It is easiest to get started by finding an identity management engine or services like Azure Active Directory, Okta, AuthZero or Duo. Getting this service up and running is going to be the most painful part of the switch, and the piece users will feel the most.
For the most part, tools like this will still work with existing VPN hardware, so everything can still work together to support your current operations before making the switch in VPN technology to support zero trust.
Once this piece is in place, you can begin to replace your VPN technology with next-gen VPN technology as your appliances reach the end of life (making it much more cost-effective as well). In this process, you’ll typically start with replacing the gateways that sit in front of your networks or those that sit closest to your applications with ones that allow for greater control. (e.g. session-based application access, real-time policy enforcement, etc.)
Once you have the base technology in place, you can go through the process of stepping up each level in your zero trust architecture described in this article.
Rip and replace
It may be entirely possible for you to do a rip and replace of your current technology with all new tech. Usually, this is a more likely fit for smaller organizations that have much of their current technology close enough to end of life to make it worthwhile.
If you find yourself here, the most important thing to consider is how hard the switch will be. The biggest challenge will be getting all the pieces of your architecture working together seamlessly. It is much easier to do this if you source all of the different components from the same vendor to ensure they are built to work together.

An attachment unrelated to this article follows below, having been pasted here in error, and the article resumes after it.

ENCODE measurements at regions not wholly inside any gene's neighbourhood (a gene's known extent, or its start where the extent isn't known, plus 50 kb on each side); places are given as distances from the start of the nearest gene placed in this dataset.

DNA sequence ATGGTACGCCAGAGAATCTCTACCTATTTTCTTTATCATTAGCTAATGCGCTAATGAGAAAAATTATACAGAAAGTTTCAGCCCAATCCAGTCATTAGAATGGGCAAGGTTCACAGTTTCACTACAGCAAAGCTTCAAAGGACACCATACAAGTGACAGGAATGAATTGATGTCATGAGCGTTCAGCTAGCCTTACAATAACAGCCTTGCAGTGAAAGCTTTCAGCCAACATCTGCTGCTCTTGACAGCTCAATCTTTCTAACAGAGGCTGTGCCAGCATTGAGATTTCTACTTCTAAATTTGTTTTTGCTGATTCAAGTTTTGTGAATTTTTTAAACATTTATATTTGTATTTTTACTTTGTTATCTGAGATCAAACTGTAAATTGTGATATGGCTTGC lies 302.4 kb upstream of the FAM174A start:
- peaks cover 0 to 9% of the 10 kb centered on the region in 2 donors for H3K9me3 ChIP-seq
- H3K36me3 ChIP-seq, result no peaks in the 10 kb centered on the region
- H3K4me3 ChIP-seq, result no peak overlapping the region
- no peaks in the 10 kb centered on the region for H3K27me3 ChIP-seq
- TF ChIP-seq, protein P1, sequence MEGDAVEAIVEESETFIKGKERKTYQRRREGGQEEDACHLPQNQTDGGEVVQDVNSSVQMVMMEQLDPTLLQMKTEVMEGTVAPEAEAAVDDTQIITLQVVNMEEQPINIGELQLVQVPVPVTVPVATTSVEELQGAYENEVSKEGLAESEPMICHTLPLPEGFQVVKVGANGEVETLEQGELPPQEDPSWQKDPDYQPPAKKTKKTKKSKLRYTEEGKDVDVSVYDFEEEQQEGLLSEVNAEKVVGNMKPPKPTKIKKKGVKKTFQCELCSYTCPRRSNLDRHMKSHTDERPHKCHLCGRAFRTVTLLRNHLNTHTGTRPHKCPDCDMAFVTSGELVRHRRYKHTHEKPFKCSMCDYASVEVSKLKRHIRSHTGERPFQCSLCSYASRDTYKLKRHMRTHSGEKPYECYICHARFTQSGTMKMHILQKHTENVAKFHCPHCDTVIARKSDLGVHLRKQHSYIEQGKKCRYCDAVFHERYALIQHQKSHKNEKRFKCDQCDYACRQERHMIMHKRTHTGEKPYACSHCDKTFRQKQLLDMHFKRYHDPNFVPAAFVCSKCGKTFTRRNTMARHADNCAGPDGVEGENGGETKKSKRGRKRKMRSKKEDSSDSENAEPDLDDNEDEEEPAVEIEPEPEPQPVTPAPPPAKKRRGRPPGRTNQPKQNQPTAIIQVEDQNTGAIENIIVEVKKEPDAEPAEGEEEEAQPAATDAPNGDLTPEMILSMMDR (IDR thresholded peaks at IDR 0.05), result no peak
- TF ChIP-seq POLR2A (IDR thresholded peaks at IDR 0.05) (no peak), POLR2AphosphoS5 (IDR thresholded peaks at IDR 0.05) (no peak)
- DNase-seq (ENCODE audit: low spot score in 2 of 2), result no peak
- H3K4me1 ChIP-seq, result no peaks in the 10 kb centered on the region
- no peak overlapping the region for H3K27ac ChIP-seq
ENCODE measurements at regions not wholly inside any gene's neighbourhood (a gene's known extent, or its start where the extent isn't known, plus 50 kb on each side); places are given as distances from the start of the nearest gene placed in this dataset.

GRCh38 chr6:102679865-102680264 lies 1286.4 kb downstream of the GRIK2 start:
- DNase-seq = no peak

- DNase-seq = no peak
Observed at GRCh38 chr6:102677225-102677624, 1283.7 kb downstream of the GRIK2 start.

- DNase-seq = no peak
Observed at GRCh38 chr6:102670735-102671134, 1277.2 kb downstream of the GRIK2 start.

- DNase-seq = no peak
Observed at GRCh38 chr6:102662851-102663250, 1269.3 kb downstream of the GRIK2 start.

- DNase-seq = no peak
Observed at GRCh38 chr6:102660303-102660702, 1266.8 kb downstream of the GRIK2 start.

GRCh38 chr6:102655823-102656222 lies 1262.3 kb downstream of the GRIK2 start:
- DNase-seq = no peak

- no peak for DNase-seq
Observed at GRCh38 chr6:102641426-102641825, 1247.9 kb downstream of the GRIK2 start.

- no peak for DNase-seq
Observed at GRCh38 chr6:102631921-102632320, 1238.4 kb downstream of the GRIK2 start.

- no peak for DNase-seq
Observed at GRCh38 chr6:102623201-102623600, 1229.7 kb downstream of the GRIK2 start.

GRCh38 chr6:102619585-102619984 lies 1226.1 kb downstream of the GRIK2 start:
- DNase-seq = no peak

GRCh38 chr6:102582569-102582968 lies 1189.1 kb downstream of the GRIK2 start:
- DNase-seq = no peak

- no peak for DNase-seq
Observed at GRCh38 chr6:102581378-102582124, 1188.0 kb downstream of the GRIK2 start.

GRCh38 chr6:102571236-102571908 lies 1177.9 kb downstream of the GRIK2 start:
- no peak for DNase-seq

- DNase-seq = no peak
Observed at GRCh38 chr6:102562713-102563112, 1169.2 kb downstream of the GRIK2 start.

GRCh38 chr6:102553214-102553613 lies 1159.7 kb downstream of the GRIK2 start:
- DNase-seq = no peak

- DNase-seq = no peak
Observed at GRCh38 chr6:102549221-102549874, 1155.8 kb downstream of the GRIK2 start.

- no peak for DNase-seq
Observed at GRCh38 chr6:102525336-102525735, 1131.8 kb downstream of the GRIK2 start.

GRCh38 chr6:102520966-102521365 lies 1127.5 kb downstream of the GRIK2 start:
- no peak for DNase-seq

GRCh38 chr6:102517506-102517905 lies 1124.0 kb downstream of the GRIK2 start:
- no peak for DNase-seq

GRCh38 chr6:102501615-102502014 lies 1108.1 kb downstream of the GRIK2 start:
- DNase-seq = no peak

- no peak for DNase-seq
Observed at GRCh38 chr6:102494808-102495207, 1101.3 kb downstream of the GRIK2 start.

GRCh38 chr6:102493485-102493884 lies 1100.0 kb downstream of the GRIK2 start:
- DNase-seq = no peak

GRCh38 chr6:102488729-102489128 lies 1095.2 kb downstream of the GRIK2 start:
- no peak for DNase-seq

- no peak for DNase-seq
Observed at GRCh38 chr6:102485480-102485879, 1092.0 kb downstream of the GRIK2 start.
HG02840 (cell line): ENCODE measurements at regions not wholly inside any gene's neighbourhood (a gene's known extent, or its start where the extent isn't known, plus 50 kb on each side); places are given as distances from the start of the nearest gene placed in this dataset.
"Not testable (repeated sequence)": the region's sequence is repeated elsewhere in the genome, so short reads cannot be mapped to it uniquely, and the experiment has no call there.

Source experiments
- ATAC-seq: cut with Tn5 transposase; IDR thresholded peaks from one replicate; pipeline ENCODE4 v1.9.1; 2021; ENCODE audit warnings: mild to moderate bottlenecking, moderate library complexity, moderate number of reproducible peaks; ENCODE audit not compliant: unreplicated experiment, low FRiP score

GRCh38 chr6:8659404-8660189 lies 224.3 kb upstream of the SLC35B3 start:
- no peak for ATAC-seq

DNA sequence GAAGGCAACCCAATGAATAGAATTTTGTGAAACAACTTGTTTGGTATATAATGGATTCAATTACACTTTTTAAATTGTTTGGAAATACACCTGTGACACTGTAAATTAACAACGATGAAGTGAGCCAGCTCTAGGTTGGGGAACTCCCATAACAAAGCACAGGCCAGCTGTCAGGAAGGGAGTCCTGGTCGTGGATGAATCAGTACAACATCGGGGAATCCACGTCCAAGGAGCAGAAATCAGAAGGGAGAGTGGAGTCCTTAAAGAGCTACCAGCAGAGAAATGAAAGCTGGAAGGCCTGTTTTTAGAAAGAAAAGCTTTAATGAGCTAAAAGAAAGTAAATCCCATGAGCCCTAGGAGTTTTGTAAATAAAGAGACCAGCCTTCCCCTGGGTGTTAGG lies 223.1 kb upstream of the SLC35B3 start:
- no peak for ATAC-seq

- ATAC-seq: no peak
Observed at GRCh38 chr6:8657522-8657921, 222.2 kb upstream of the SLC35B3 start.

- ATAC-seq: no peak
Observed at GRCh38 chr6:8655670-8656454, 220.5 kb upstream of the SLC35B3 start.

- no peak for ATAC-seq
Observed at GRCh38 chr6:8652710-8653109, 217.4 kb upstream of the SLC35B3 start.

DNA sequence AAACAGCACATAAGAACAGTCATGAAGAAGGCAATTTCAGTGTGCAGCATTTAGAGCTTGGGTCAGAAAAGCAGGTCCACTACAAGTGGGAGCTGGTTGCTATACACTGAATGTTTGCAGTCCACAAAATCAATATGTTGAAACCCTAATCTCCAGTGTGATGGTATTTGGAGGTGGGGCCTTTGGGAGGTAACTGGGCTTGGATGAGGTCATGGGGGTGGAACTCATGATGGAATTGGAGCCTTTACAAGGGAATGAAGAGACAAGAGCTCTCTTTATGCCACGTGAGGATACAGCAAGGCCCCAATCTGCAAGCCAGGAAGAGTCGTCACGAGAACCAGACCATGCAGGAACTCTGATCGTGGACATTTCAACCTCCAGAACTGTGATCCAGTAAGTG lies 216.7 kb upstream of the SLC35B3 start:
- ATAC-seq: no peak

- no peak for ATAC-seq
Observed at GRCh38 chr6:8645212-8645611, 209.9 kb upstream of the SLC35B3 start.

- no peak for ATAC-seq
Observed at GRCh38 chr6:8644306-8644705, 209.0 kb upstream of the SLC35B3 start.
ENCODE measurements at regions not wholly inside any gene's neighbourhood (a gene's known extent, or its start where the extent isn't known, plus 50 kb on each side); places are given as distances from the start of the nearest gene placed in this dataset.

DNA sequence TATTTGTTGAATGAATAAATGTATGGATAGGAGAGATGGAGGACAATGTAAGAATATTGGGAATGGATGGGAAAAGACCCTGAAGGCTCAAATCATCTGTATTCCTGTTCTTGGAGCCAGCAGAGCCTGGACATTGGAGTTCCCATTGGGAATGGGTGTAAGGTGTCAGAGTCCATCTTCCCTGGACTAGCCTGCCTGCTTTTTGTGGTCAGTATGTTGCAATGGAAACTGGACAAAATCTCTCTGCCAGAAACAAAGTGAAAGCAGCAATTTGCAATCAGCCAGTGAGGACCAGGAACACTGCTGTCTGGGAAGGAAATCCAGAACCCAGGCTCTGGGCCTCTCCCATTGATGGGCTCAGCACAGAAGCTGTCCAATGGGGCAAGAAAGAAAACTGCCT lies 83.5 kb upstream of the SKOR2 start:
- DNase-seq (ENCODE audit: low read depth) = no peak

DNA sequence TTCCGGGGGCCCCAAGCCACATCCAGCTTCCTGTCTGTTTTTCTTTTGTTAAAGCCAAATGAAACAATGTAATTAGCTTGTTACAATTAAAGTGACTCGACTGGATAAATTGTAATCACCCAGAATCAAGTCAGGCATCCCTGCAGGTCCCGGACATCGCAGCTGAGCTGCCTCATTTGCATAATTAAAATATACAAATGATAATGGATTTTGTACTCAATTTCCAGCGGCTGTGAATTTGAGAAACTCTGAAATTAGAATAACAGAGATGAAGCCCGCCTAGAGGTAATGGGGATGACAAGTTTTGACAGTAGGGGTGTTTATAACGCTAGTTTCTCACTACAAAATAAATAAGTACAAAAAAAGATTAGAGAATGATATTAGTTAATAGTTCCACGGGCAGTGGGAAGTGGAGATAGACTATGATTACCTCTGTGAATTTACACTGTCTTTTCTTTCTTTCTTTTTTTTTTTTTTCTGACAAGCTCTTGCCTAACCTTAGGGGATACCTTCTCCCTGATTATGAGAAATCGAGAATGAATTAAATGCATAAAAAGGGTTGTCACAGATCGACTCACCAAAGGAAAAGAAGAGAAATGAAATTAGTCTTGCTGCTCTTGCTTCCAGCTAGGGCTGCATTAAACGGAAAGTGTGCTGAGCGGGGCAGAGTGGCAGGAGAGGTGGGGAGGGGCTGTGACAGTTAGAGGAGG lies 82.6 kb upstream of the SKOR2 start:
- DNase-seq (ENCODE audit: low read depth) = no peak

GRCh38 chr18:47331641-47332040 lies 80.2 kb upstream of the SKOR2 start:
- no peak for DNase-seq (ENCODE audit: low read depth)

An example might be combining Windows laptops with Azure Active Directory, Azure Cloud Infrastructure and an Office365 instance.
You’ll find a much larger hill to climb if you're trying to integrate solutions from multiple different vendors together. It isn’t impossible, it will just take a lot more troubleshooting and effort in setup.
The future of VPN technology is no doubt exciting, but getting there should be a measured process. It is easy to look at the theory, but much harder to gaze through the lens of reality at how that theory can be applied to your organization.
Considering the change to Zero Trust in steps or stages makes it a much more manageable process, and ultimately gets you to the same place.